What can we do if a loved one lapses from the faith?

I don’t know any Catholic parent of adult children who doesn’t have a lapsed member of the family (or even more than one.) It is a common problem in the circles I move in. I have heard of home-schooled Catholic families where this is not the case, but even among them you find members who choose, for whatever reason, to walk away. I write this having just read The Saint Monica Club by Maggie Green (Sophia Institute Press), in which the author shares her own sorrow at experiencing the Faith rejected by one of her children and suggests remedies for other grieving parents.

Saint Monica was the mother of Saint Augustine; she is celebrated for having spent 15 years weeping and praying about her son’s apostasy before his conversion at the hands of St Ambrose of Milan. The Club dedicated to her is an invisible one of prayer, sacrifice and fortitude, shown by all the other mothers in Saint Monica’s position, who long for their loved ones to return to the Church, trusting in God but often waiting many years – even a lifetime in some cases. As the author writes, somewhat wryly, “All who become members of this club…wish they weren’t members.”

Maggie Green’s is a book of “joyful hope”, though without easy solutions. The word “joyful” is designed to remind readers that hope always includes joy as much as sadness; no-one is attracted to sad-faced saints, as St Teresa of Avila might have observed. Describing her child who lapsed as her “prodigal”, Green invites readers to pray and also to fast regularly for their own prodigals, constantly reminding them that “Real life lived with those you love, whether they believe or not, may lead you to a deeper faith when you least expect it and reveal something of theirs in the process.”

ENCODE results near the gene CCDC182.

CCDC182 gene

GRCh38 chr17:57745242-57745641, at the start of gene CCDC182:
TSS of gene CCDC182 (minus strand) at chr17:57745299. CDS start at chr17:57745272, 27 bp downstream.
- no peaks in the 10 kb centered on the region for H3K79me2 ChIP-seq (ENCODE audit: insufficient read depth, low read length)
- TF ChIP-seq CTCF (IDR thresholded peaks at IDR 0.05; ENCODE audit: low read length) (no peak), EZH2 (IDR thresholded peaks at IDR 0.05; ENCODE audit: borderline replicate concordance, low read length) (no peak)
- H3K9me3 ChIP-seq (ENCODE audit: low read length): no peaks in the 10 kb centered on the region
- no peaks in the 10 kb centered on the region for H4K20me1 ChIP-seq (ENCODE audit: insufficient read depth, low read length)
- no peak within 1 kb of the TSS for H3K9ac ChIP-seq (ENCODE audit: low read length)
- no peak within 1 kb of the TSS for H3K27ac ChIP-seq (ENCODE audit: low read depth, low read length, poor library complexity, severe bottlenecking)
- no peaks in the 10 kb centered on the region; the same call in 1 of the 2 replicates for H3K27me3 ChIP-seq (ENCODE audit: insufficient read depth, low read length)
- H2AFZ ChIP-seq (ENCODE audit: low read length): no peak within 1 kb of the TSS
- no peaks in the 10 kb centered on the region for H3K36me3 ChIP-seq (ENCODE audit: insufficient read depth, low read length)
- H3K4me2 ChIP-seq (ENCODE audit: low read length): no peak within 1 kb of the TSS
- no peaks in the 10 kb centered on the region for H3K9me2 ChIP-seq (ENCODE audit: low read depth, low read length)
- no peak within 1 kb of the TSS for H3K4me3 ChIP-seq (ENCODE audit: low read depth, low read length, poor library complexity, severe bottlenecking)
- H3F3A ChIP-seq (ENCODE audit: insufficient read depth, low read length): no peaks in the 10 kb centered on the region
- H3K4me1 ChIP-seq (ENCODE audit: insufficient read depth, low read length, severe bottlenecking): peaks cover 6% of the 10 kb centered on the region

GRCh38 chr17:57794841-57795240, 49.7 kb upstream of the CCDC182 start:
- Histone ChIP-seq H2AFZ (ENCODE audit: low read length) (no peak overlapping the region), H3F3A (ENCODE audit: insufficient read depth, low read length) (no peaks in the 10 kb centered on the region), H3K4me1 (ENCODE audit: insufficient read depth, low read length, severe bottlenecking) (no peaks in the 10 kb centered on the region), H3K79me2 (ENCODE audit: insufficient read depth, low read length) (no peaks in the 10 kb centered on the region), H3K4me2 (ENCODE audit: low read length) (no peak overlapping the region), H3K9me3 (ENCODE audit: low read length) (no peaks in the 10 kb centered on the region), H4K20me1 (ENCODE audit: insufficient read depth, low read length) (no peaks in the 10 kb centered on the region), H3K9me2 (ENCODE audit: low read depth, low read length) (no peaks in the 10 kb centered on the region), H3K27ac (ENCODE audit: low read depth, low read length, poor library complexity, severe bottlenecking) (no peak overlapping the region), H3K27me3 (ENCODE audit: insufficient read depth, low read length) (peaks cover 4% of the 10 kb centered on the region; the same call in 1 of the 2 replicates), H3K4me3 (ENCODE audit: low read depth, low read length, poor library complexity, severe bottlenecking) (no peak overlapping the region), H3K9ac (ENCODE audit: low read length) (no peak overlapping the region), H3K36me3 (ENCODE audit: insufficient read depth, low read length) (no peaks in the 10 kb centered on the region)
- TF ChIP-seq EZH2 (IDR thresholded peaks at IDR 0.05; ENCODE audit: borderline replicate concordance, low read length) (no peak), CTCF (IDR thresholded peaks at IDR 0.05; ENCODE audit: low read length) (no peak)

Christianity implies the Cross; but suffering is not meant to crush us so much as to help us deepen our own faith along the way; and in this process we will find the best way to approach our children. We will learn that it is not we who have “failed” to pass on our faith, though we have probably made mistakes; despite our best efforts, our children exercise their own free will as they mature – “a vexing reality in all God’s children”, as Green comments.

She suggests that when we pray we take advantage of the Church’s rich resources: the saints, our guardian angels, godparents, Confirmation saints and so on, so that we do not feel isolated in a lonely vigil of maternal concern and anxiety. In a startling phrase, she states, “We are waiting for one who is dead to be alive again, for one who is lost to be found.”

She also warns readers to discuss the prodigal only with those people, such as a close friend, or a priest, who will grasp the spiritual dimension and the sorrow felt, rather than merely register uncomprehending sympathy. And again, if the wayward son or daughter is still living at home “and you have younger children you are raising, remind your prodigal that as an adult he or she must be respectful of your values and not undermine your work in raising your other children.”

“All behaviour is communication” – the words one of Green’s college tutors told her; in other words, our example is key: to be joyful about what we believe, to be able to give a reasonable and coherent account of it, not to harass or badger our “prodigal” and always to remain open to the slightest indication of a softening of attitude. This is a wise and compassionate book, well worth sharing; its sub-title is “How to wait, hope and pray for your fallen-away loved ones” – which sums it up.